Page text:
Teaching Individuals With Disabilities

Disclosure: This post was submitted on behalf of Penny Minding Mom.

Education is something that all people should be able to access. Teaching individuals with disabilities require additional instruction and patience, and there is some key information that will better prepare you to help students with disabilities.

Different Types Of Disabilities

There are several types of situations that might impair a student’s learning situation. You might consult ddd support coordination agencies for assistance and suggestions related to a specific disability. You might have a student who is deaf or blind in your classroom, who has a learning disability such as autism or dyslexia, who has a chronic illness that might cause them to miss more classes than usual, or who rely on a wheelchair or other device to get around. These students will need help from you and the other faculty to be comfortable in class so they can make the most of each lesson.

Ways to Help Students Succeed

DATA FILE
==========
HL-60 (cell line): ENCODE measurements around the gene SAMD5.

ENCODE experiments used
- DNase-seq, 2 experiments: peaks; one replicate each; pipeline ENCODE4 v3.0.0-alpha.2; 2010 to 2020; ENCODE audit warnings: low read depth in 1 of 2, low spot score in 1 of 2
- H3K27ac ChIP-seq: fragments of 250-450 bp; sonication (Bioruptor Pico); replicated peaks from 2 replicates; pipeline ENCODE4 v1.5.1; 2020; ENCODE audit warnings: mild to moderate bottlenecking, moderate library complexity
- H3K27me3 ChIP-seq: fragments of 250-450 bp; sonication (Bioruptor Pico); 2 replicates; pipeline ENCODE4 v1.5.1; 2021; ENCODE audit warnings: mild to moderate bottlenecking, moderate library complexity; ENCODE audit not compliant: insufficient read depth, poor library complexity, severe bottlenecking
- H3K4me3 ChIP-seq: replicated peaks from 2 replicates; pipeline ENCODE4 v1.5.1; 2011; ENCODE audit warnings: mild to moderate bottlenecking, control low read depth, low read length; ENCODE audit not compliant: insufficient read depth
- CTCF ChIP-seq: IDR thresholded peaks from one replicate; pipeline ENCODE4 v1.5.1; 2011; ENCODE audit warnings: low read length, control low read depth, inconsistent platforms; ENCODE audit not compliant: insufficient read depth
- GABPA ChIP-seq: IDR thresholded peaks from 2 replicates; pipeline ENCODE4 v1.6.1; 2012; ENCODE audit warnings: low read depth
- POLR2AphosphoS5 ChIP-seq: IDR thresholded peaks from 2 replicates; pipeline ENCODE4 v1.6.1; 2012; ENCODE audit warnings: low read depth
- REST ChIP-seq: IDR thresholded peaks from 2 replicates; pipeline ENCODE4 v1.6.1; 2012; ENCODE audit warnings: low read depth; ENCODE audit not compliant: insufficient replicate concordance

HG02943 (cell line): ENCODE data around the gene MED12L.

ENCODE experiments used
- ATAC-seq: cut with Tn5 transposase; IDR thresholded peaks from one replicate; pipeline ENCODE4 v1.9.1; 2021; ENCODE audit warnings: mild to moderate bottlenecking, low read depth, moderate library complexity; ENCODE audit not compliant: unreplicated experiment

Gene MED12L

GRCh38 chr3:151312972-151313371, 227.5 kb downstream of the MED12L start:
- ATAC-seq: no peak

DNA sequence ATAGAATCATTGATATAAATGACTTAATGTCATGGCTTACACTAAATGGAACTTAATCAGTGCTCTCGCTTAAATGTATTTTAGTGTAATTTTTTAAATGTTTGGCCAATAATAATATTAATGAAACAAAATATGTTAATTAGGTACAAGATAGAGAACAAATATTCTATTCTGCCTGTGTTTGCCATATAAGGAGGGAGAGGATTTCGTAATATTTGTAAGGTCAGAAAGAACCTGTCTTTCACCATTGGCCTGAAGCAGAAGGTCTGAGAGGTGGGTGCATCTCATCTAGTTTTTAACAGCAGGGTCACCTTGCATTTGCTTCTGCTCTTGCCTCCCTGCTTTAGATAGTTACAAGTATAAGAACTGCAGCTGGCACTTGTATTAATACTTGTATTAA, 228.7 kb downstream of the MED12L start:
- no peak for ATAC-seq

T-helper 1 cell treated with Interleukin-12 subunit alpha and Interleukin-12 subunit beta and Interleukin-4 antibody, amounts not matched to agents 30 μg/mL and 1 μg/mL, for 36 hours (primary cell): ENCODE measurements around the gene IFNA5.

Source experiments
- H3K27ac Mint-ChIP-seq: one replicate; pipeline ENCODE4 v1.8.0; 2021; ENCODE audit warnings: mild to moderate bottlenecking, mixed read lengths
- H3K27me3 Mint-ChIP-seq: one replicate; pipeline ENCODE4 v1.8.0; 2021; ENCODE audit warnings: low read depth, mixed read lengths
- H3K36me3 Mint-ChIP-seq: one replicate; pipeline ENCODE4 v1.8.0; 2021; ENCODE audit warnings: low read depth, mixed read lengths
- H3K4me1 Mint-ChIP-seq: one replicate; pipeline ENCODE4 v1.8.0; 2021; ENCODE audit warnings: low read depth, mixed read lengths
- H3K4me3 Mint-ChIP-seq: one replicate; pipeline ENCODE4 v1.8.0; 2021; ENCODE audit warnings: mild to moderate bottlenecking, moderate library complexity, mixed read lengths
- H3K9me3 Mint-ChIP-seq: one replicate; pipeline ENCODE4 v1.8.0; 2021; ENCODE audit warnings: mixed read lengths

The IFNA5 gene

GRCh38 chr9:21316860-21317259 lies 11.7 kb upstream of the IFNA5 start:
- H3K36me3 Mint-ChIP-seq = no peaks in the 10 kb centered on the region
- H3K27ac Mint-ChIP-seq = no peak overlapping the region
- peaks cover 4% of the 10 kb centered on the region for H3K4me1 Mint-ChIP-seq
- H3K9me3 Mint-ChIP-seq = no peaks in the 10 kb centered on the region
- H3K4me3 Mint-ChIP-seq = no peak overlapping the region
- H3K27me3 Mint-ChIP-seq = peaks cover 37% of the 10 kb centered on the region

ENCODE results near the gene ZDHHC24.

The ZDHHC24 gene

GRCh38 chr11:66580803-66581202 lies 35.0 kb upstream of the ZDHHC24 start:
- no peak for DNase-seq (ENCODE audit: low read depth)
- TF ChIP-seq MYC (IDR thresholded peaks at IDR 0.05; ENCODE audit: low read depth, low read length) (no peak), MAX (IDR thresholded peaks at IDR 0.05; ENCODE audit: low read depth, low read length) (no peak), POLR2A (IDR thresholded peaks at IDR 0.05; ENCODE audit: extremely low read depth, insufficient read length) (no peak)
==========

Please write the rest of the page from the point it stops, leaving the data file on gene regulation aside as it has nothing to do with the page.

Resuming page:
One difficulty you may have is determining which students in your class need extra assistance. While a physical disability is evident, a learning problem or chronic illness might be harder to recognize. You might start the year with a get-to-know-you survey, allowing these students to indicate the type of help they need while keeping the matter private. You should make every effort possible to accommodate their needs while causing minimal disruption to the rest of the students. Be sure to make the class requirements clear early on in the semester; that way, if a student has an issue, he/she can transfer to another class and still stay up to date on coursework. If a student has vision or hearing problems or has trouble getting around, make sure that the seats near the front are kept empty for him/her. Assemble your syllabus so it can be easily read and understood, and clearly define your office hours so students can arrange a meeting with you if necessary.

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